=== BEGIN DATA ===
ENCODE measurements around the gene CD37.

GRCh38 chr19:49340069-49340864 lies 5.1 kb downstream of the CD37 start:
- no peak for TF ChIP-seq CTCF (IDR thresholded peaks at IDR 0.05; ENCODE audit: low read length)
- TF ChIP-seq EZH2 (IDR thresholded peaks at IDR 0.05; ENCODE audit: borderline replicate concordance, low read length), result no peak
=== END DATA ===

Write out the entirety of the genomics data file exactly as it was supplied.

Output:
ENCODE measurements around the gene CD37.

GRCh38 chr19:49340069-49340864 lies 5.1 kb downstream of the CD37 start:
- no peak for TF ChIP-seq CTCF (IDR thresholded peaks at IDR 0.05; ENCODE audit: low read length)
- TF ChIP-seq EZH2 (IDR thresholded peaks at IDR 0.05; ENCODE audit: borderline replicate concordance, low read length), result no peak